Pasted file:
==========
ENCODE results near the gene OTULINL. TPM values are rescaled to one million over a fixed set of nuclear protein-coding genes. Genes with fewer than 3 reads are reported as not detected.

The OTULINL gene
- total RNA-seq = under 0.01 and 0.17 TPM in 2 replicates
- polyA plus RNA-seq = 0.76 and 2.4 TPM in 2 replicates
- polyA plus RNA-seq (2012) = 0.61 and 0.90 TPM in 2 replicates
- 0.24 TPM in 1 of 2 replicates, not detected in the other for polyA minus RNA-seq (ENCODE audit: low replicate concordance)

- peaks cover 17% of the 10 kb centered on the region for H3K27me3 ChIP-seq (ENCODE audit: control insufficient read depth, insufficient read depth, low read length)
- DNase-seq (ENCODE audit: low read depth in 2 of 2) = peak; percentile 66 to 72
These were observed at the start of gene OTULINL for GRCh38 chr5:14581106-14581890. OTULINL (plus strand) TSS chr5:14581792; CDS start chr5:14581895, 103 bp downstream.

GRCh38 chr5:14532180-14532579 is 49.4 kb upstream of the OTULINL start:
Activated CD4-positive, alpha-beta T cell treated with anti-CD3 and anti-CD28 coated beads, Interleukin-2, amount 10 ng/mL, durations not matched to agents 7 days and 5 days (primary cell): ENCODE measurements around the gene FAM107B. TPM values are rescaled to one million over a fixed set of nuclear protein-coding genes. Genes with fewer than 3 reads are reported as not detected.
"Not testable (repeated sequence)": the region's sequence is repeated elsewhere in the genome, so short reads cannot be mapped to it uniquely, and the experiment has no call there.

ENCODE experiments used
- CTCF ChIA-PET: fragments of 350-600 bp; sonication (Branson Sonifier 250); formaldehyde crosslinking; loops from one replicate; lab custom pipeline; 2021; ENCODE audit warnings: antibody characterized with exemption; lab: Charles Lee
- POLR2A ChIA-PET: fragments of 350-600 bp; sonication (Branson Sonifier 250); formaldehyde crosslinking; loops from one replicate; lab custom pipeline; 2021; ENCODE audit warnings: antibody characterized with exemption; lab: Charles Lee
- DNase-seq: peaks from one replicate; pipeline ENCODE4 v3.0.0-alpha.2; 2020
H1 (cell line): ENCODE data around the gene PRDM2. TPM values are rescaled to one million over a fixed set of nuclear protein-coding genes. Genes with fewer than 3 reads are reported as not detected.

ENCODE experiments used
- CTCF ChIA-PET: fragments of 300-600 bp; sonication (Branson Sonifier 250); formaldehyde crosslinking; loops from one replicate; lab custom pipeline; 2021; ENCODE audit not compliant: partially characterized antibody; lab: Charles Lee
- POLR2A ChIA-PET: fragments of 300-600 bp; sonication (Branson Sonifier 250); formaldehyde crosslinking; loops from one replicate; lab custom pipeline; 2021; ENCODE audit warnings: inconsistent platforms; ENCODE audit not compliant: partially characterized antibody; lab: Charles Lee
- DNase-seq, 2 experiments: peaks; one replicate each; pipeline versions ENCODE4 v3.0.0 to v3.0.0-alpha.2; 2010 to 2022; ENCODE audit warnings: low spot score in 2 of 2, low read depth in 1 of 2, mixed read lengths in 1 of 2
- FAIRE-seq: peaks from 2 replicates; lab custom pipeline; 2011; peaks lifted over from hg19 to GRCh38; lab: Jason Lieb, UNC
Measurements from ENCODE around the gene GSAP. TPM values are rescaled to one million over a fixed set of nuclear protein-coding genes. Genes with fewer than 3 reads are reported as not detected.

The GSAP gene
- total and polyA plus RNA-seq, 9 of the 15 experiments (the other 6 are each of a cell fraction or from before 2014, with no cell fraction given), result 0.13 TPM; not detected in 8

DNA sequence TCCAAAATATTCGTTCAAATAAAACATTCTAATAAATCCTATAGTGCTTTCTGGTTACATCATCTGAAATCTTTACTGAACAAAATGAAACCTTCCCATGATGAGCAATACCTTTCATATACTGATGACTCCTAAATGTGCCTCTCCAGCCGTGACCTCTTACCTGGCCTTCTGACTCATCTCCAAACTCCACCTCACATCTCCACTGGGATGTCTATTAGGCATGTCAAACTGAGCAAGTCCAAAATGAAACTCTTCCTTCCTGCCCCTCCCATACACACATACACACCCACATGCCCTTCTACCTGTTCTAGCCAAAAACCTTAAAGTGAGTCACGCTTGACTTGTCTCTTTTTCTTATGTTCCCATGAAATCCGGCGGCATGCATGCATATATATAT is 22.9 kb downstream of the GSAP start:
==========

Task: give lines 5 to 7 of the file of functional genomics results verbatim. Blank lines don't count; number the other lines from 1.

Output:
- polyA plus RNA-seq (2012) = 0.61 and 0.90 TPM in 2 replicates
- 0.24 TPM in 1 of 2 replicates, not detected in the other for polyA minus RNA-seq (ENCODE audit: low replicate concordance)

- peaks cover 17% of the 10 kb centered on the region for H3K27me3 ChIP-seq (ENCODE audit: control insufficient read depth, insufficient read depth, low read length)